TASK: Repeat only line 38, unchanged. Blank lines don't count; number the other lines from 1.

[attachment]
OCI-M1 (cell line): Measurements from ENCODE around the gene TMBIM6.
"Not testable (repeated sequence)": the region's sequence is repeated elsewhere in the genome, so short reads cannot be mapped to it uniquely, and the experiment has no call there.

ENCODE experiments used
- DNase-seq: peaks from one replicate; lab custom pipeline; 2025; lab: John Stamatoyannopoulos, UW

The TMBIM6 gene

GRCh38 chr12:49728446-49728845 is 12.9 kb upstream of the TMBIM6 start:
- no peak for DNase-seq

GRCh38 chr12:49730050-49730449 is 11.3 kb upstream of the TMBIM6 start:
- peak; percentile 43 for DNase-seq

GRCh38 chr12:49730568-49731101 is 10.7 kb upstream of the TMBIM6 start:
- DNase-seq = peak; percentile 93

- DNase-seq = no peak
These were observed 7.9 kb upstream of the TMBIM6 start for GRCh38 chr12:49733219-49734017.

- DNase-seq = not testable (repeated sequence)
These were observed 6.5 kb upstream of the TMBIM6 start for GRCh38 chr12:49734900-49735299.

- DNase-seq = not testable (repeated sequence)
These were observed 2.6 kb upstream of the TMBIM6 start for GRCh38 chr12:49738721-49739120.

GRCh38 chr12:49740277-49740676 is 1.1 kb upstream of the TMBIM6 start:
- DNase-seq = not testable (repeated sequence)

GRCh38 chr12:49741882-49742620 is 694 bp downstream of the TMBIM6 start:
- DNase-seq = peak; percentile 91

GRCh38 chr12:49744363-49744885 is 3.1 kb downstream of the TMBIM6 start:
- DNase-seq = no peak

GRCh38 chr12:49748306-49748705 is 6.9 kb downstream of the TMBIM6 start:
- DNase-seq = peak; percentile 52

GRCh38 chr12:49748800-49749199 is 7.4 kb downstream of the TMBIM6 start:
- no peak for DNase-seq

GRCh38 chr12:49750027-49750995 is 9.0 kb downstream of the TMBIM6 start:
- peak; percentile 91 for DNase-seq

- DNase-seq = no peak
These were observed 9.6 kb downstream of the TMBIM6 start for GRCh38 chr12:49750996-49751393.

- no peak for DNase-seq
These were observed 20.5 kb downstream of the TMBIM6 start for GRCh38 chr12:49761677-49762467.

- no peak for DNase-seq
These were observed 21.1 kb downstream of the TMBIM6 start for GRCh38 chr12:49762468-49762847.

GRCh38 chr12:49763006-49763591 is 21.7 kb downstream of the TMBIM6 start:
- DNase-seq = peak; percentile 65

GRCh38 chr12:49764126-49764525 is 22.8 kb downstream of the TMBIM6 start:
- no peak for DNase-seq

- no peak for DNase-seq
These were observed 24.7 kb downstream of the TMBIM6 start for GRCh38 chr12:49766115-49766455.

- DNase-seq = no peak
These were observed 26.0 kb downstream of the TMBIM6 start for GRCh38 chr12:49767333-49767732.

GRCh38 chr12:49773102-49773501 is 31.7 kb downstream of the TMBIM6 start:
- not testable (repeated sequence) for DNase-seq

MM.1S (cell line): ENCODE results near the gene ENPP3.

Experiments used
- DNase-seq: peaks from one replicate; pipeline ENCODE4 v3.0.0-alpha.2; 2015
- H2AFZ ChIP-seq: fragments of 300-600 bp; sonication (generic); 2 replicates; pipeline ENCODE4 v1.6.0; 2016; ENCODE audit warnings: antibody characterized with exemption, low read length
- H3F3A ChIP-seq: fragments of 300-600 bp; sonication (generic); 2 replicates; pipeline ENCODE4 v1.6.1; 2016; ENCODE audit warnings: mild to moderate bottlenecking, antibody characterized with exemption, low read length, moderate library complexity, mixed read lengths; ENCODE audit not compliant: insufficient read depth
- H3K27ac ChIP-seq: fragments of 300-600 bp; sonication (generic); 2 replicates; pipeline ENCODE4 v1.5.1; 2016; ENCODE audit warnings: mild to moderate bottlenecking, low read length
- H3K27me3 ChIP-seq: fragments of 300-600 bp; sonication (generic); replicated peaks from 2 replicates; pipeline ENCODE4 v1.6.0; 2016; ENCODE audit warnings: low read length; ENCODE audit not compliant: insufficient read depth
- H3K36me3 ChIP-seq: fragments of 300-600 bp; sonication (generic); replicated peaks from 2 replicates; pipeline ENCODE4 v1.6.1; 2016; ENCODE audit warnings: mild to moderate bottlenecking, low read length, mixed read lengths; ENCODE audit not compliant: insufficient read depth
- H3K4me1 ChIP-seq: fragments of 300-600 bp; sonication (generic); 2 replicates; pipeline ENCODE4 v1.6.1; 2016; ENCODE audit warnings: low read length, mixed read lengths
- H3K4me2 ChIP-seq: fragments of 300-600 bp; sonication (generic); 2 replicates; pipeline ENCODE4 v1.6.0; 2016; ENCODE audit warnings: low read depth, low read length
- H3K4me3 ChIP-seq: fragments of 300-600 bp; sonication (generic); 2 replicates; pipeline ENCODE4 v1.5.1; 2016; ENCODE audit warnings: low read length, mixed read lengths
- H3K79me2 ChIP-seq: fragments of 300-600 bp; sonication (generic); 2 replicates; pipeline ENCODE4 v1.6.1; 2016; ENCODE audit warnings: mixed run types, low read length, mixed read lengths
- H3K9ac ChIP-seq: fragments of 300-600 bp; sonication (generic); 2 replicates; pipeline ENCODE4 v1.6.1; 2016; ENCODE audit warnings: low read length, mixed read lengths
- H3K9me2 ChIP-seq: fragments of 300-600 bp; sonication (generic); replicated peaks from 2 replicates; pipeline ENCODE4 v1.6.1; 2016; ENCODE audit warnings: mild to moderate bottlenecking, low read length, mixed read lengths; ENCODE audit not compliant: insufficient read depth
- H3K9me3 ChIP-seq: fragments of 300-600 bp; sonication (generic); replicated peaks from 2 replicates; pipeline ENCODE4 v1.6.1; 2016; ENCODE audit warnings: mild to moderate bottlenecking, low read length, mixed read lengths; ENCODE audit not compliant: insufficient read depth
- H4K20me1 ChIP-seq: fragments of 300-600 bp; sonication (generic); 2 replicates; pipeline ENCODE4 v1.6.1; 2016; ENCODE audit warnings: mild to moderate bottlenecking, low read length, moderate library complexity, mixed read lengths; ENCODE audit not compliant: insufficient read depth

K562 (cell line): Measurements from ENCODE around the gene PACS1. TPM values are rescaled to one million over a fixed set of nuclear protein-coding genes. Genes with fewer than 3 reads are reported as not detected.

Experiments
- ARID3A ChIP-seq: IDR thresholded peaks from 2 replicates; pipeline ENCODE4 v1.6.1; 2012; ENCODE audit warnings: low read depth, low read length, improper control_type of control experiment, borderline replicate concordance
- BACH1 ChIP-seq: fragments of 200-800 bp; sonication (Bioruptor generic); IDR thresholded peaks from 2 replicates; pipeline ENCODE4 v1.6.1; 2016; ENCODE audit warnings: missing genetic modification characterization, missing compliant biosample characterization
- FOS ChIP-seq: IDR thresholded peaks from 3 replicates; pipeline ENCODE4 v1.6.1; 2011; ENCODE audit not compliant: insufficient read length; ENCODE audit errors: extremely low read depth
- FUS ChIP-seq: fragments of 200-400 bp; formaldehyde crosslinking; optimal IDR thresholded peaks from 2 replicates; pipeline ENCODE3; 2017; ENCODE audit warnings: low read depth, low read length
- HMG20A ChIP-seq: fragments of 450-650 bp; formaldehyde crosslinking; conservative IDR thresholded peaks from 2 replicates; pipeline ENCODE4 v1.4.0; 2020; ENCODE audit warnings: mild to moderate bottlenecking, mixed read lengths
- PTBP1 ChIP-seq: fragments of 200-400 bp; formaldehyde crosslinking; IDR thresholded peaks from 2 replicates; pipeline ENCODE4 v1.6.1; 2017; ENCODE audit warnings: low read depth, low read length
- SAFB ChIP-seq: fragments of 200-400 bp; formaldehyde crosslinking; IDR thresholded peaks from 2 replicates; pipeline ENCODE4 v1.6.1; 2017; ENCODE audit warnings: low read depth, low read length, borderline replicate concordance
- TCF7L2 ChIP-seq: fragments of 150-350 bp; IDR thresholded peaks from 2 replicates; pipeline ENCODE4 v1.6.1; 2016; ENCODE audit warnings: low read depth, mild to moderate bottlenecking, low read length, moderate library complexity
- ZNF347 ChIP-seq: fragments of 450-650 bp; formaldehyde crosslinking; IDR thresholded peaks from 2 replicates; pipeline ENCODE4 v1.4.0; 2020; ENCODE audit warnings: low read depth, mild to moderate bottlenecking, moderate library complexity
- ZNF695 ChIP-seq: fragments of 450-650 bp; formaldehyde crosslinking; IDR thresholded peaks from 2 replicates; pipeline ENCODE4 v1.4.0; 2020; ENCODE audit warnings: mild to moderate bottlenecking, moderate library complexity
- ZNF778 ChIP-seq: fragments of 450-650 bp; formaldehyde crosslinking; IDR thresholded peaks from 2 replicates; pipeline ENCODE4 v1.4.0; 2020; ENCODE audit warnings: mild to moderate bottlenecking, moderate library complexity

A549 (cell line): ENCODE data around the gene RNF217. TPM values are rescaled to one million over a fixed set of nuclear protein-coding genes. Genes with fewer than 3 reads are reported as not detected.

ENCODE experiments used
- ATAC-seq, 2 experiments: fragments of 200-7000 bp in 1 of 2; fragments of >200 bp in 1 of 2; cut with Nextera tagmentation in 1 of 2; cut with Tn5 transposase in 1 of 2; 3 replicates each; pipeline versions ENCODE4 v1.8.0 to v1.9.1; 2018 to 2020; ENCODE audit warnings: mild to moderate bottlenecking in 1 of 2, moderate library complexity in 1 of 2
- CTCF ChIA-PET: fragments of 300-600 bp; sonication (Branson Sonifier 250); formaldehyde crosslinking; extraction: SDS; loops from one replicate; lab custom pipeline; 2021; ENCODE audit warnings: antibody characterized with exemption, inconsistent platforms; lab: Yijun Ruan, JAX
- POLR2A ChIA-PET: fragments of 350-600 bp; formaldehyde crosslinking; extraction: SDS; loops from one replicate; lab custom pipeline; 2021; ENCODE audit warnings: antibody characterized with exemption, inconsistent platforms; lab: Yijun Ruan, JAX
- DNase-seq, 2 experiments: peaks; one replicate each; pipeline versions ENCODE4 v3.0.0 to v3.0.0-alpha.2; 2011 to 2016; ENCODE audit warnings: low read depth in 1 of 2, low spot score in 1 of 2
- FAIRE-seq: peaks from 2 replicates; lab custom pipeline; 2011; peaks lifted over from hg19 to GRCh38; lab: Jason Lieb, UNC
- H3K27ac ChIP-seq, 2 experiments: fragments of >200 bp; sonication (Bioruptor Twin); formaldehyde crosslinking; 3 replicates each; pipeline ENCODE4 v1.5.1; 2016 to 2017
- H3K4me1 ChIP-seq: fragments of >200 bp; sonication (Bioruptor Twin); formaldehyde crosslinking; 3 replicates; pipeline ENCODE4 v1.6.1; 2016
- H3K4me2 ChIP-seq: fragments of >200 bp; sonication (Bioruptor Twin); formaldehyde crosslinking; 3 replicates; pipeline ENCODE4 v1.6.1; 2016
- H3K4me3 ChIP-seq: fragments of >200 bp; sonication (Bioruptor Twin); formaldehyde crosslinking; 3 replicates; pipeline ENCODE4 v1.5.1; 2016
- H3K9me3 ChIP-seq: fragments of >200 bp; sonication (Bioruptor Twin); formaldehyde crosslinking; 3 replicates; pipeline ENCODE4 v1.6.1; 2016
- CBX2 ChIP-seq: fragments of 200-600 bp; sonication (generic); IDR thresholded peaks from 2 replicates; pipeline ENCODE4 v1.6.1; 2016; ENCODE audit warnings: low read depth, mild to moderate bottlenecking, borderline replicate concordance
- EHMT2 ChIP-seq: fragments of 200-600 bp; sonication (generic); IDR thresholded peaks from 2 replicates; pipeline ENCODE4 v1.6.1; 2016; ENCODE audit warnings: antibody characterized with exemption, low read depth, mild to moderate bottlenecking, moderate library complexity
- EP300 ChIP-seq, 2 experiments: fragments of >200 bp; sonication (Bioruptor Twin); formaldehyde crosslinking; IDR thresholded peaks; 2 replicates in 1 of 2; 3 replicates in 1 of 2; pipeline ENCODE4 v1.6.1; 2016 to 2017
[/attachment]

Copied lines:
GRCh38 chr12:49764126-49764525 is 22.8 kb downstream of the TMBIM6 start: